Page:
Why are young workers at a higher risk of workplace injury? Studies have shown that teenagers are twice as likely as older workers to be injured on the job. When these injuries are serious, they can have long-term implications both for the individual’s health and subsequent work and the health of society as a whole.Many risk factors were thought to contribute to this elevated risk including age, developmental level and risk-taking behaviour. But a new Institute for Work & Health (IWH) systematic review suggests it might not be the characteristics of the young worker that matter most, but the workplace itself.
You often read and hear that young workers are more likely to get injured because of attributes related to being young, says IWH Scientist Dr. Curtis Breslin, who led the systematic review.
Our review set out to understand exactly what individual, job and workplace factors are associated with work injuries and illness among young people 12 to 24 years of age.
The review included 46 relevant studies that assessed the evidence on risk and protective factors for teenaged and young adult workers. A risk factor was defined as a characteristic of an individual person or the work performed that was associated with the increased likelihood of a work injury.
We found that when it comes to injury risk, the type of job or workplace mattered more than the nature of the young workers themselves, says Breslin.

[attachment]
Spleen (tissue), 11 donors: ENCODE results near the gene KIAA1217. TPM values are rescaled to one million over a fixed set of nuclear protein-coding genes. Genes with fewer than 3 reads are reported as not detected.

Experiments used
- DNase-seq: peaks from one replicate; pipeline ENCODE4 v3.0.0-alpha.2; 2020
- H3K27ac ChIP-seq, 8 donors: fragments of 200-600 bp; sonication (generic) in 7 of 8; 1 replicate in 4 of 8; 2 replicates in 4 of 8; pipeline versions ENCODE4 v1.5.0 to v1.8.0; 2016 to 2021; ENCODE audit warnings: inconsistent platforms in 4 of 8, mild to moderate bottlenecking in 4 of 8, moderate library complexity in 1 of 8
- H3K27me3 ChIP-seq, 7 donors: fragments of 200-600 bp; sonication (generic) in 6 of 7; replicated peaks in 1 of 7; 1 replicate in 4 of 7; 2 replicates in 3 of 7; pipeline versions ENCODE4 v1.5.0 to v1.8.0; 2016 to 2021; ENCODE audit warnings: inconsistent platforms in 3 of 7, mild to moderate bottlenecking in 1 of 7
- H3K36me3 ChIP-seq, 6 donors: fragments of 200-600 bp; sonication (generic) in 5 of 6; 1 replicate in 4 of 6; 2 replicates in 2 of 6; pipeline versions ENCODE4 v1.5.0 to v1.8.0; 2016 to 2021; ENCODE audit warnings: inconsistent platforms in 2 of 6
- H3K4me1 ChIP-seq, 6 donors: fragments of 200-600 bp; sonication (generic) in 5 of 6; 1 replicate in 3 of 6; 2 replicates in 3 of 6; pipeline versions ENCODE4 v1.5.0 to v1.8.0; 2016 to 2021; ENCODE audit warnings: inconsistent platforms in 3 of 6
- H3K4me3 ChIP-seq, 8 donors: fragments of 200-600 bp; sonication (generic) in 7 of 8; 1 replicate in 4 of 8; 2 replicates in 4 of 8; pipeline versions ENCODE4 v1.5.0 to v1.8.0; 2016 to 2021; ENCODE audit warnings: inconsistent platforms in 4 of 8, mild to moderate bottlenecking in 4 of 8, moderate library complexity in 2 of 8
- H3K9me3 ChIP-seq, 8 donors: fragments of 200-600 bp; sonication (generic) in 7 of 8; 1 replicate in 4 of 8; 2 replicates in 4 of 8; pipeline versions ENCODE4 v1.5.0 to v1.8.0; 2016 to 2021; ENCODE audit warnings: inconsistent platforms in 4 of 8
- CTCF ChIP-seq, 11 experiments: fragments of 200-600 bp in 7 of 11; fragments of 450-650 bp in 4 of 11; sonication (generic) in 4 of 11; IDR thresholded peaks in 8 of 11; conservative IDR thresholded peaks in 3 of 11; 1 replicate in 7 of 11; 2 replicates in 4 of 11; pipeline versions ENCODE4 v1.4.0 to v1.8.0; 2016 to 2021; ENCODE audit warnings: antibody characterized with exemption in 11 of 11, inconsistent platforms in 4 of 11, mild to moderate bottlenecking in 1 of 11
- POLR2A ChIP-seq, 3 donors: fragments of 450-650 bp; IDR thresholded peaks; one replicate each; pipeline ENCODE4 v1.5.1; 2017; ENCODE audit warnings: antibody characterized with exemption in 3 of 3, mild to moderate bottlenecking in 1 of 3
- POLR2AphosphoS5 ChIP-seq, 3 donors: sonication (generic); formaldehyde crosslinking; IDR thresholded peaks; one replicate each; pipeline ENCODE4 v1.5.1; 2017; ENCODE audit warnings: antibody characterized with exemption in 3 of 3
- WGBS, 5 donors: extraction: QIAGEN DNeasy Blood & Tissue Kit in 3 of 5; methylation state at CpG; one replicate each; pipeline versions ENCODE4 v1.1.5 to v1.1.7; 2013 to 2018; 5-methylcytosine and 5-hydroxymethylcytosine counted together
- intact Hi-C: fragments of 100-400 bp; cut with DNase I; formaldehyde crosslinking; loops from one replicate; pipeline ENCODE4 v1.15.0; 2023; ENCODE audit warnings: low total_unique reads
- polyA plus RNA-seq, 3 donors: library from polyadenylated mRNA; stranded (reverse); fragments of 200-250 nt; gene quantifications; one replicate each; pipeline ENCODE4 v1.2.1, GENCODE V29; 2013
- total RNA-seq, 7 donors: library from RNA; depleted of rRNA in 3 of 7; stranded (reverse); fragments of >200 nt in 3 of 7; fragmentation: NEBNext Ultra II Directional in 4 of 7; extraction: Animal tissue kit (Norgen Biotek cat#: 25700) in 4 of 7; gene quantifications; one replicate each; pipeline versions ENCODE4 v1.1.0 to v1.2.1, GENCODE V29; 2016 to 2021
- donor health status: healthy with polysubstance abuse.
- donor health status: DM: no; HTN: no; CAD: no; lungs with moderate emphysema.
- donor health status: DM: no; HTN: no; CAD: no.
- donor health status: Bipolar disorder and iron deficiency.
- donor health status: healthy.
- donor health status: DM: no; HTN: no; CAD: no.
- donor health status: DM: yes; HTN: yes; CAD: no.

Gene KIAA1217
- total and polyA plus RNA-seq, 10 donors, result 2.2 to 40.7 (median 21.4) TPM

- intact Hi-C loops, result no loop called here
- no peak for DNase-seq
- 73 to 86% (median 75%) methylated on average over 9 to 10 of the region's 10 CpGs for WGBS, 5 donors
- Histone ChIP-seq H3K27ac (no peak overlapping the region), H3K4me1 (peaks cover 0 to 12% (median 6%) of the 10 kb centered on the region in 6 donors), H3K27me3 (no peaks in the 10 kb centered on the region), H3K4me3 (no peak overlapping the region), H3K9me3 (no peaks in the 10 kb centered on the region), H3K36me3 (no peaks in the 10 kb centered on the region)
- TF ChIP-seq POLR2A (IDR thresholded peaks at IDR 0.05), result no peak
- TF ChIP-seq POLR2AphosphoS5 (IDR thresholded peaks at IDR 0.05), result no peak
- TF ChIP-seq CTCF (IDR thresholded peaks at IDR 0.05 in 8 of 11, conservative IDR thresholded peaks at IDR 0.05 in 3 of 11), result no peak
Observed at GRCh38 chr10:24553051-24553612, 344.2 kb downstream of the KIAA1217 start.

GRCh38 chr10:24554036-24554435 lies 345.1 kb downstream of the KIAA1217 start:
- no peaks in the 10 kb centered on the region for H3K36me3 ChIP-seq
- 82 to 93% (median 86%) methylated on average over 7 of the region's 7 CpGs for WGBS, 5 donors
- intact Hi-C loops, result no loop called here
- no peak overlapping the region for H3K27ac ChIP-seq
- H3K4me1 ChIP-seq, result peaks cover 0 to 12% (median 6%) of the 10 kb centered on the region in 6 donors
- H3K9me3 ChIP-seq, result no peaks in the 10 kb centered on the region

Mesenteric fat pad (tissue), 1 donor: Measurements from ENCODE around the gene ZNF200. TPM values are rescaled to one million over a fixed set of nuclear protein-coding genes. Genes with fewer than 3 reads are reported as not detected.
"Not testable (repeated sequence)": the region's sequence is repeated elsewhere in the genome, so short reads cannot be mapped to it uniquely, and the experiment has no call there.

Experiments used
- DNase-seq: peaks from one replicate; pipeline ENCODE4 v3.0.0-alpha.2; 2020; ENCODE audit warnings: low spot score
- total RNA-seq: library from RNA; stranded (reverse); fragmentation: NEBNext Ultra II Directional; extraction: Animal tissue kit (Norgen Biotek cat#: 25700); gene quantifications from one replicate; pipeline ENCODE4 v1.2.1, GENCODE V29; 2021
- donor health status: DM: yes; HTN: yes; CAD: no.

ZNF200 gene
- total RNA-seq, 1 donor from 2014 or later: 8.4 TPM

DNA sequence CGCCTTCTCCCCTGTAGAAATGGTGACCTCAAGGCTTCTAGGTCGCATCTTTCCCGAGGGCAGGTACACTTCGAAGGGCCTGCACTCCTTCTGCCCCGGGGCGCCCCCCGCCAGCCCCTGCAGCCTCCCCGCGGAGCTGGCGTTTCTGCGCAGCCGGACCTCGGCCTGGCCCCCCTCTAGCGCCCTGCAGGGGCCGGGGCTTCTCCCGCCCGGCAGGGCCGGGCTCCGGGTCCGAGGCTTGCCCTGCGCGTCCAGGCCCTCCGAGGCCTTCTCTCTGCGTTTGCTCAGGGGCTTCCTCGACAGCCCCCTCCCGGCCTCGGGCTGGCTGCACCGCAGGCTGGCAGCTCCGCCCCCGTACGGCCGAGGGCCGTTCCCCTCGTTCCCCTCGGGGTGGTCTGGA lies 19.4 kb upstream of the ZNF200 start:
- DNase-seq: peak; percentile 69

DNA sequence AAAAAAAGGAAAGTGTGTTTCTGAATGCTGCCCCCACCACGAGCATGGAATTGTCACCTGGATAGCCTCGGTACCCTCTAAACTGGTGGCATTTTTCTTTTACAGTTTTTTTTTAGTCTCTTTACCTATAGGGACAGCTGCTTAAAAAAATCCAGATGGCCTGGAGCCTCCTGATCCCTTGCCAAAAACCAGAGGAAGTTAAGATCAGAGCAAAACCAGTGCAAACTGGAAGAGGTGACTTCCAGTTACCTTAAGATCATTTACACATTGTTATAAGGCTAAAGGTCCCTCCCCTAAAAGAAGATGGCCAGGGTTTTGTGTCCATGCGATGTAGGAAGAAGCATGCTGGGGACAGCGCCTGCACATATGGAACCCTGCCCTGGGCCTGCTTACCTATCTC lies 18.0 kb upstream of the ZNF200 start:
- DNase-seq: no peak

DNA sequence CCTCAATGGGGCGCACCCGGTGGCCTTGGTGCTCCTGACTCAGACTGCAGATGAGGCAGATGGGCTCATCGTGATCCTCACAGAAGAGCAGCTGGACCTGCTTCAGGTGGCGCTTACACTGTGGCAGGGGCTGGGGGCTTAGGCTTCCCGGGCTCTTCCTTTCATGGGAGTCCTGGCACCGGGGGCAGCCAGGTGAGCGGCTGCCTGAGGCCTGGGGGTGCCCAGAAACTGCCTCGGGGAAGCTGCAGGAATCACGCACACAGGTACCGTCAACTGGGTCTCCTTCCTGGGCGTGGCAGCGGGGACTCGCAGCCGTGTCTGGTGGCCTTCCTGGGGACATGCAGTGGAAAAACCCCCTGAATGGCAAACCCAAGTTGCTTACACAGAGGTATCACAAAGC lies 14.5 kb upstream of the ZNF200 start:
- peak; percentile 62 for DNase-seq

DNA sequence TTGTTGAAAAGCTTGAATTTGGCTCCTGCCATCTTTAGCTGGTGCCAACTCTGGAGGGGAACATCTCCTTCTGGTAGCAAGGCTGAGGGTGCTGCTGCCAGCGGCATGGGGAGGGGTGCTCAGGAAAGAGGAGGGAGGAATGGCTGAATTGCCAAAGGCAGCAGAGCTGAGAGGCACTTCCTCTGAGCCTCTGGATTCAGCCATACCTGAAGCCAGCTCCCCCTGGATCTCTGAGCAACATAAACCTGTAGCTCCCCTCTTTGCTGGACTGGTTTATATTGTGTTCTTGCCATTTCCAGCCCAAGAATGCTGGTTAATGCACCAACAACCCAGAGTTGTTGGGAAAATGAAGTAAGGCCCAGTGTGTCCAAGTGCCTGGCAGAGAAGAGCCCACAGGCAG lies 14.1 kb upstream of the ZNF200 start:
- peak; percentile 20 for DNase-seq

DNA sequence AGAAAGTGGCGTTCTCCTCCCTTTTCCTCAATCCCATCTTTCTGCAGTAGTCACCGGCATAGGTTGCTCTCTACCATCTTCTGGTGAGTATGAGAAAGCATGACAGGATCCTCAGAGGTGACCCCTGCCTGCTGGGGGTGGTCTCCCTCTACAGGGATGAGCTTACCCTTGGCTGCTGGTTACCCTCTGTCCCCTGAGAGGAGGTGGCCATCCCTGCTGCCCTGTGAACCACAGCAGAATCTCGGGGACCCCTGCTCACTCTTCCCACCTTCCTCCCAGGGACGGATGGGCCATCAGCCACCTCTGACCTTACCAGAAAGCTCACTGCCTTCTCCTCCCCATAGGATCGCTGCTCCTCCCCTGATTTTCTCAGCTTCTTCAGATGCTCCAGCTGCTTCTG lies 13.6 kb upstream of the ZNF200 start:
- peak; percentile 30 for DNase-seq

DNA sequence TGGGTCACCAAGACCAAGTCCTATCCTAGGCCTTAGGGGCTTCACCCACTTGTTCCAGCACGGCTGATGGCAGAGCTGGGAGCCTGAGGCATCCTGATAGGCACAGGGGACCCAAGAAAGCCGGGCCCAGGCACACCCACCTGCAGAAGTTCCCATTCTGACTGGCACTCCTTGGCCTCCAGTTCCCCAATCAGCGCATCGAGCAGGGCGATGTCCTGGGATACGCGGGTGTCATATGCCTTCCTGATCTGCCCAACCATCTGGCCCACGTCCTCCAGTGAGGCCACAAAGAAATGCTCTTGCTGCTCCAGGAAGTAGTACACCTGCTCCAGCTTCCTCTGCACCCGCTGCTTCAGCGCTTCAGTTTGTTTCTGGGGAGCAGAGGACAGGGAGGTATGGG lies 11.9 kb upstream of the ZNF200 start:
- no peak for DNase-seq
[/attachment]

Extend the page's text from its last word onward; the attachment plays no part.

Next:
There was consistent evidence that increased exposure to work hazards and perceived work overload were associated with a higher injury risk among young workers.
Although developmental factors, such as risk-taking behaviour, are often cited as a reason for higher injury risk for young workers, the review did not find any studies that examined this factor. Breslin says more research is needed to provide further insight and clarity into this and other risk factors studied. At the same time, he believes the review did generate findings that can inform evidence-based prevention of injuries among young workers.
Our results suggest work-related factors should be a priority for workplace parties. Future interventions, programs and policies aimed at reducing youth injury should target these factors, he says.
Source: At Work, Issue 44, Spring 2006: Institute for Work & Health, Toronto